In order to both maintain ethical research standards and to ensure the highest chance of success, I visited my psychology professor during his office hours to discuss potential parameters for my project.
"Simple," he said, clearly excited that a student actually paid attention to his lectures. "You need to determine which operant behaviors warrant a consequence. Personally, I'd recommend that you proceed using only reinforcing stimuli. Furthermore, I think the goal should be to establish intrinsic reinforcement rather than extrinsic. Whether you want your reinforcement schedule to be continuous or intermittent is solely dependent upon your ability to consistently monitor the subject."
In other words: figure out what you want Chris to do, reward him for doing it, make him think he's doing said task for his own benefit, and reward him as often as I can when he does the desired chore.
And that was that.
I was off.
Day 1: I didn't scoop the litter box. I did, however, mention to Chris that the litter smelled particularly ripe and made a big show of lighting a candle.
Day 2: I still didn't scoop the litter box. Again, I subtly brought Chris's attention to the increasing odor.
Day 3: I began my efforts to directly place Chris in contact with the smell. That meant that Chris needed to use the guest bathroom (where the litter box is) as often as possible. To accomplish this, I had to come up with every excuse in the book for preventing Chris from using our bathroom. Whenever I saw him heading to the loo, I'd intervene, saying such things as, "Oh, could you use the other bathroom? I was just about to go..." or "I was just going to take a bath. Could you use the guest bathroom?" or "I'm sorry. I just put Draino in the sink, so there are a lot of chemicals in our bathroom. You can use the guest bathroom instead."
Day 4: I peed, bathed, and poured Draino like a motherfucker.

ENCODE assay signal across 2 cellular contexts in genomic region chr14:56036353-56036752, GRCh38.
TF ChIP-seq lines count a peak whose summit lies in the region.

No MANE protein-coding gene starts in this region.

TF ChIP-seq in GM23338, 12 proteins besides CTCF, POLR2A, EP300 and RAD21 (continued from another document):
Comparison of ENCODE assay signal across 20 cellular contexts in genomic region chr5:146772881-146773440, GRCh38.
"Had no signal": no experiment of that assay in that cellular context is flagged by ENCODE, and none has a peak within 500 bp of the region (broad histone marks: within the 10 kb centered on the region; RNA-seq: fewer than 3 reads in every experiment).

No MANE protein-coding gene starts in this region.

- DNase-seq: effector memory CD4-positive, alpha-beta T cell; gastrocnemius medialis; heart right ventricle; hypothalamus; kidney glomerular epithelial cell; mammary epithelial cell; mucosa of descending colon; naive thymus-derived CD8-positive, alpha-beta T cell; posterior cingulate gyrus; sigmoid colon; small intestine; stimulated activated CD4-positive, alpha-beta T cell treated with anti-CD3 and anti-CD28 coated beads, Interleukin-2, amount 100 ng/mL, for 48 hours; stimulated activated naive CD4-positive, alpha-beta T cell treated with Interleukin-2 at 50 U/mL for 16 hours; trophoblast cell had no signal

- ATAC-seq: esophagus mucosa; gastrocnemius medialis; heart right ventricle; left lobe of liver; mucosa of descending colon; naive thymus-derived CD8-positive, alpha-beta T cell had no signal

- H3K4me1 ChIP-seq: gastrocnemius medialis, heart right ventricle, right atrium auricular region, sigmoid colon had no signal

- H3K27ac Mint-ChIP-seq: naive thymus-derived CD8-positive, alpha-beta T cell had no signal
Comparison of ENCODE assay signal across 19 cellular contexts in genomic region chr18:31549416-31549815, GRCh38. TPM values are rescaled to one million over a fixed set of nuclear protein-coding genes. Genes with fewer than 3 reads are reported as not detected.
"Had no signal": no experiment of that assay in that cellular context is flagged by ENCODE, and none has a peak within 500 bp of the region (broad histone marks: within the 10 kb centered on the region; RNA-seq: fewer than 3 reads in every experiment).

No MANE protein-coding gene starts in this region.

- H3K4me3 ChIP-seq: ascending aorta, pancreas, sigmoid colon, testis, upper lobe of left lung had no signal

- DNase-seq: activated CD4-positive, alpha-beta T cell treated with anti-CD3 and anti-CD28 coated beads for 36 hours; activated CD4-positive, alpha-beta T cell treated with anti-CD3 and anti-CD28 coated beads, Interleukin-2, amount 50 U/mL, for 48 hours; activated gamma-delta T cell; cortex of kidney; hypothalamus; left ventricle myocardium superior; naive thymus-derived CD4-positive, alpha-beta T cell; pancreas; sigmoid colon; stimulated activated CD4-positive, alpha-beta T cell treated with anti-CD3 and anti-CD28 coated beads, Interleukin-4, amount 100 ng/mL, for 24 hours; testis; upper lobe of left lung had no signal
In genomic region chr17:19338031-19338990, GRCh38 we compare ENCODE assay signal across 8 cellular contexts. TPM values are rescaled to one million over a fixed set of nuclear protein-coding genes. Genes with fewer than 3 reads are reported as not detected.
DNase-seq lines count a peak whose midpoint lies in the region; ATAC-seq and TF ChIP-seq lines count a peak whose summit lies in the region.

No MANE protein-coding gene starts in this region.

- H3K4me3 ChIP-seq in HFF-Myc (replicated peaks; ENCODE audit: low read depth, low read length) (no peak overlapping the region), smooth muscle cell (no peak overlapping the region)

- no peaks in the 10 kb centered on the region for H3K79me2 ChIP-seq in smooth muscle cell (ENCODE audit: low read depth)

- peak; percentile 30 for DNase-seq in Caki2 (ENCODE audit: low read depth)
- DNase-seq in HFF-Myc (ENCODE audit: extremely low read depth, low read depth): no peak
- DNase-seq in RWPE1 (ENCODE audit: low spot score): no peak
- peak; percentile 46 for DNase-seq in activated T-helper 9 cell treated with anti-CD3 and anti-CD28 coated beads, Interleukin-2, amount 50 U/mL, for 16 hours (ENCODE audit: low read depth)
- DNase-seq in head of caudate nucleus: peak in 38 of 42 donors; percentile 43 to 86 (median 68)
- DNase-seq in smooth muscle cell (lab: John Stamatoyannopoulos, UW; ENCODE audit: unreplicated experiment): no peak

Day 5: Still did all that, still didn't scoop the damn litter box, and still kept casually addressing the unpleasant scent.
Day 6: Chris got up out of bed, ignored the bathroom five feet to his left, exited the bedroom, and walked the entire length of the apartment to use the guest bathroom --- WITHOUT PROMPTING! As he used the toilet, I raced to my e-mail and shot off the following message to my professor: "Subject C has entered Phase 2 of Project Litter Box."
Day 7: I "spontaneously" asked Chris (who does not drive) if he would like me to run to the liquor store for his favorite adult beverage (of which he was out, as a result of me incrementally pouring it out.) He responded affirmatively, and I politely asked if he wouldn't mind changing the litter while I was out. He acquiesced, and I got his alcohol. I returned from the liquor run to offer nothing but praise for the fresh litter.
Day 8: I blabber on about how wonderful it smells in the house since Chris changed the litter. While doing so, I bring him another beer and tell him that he should play video games with his friends.
Day 9: Chris scoops the litter with no prompting. I bring him more beer, encourage him to play more video games, and give him a blow job.
Day 10: Rinse and repeat.
Day 11: Chris is now exclusively using the guest bathroom. He has not used our bathroom for three days.
Day 12: He again scoops the litter, I again pamper him, and he says to me that he really feels good about how much more fresh the apartment smells when we keep the litter scooped.
Um, did you catch that?
He's not only not leaving the seat up in my bathroom, but he's also scooping the damn litter box regularly and giving us shared credit for completing the chore.
And that, folks, is how you use science to save your marriage.
True story: Life would be super swell if we all embraced our OMG side instead of living a Facebook-friendly existence. So, let it out. What has been the biggest fight you and yours have ever encountered? How much would you be willing to pay for me to teach you how to train your significant other like a rat? What is the most annoying thing your partner does? Feel free to disclose details. You're safe here.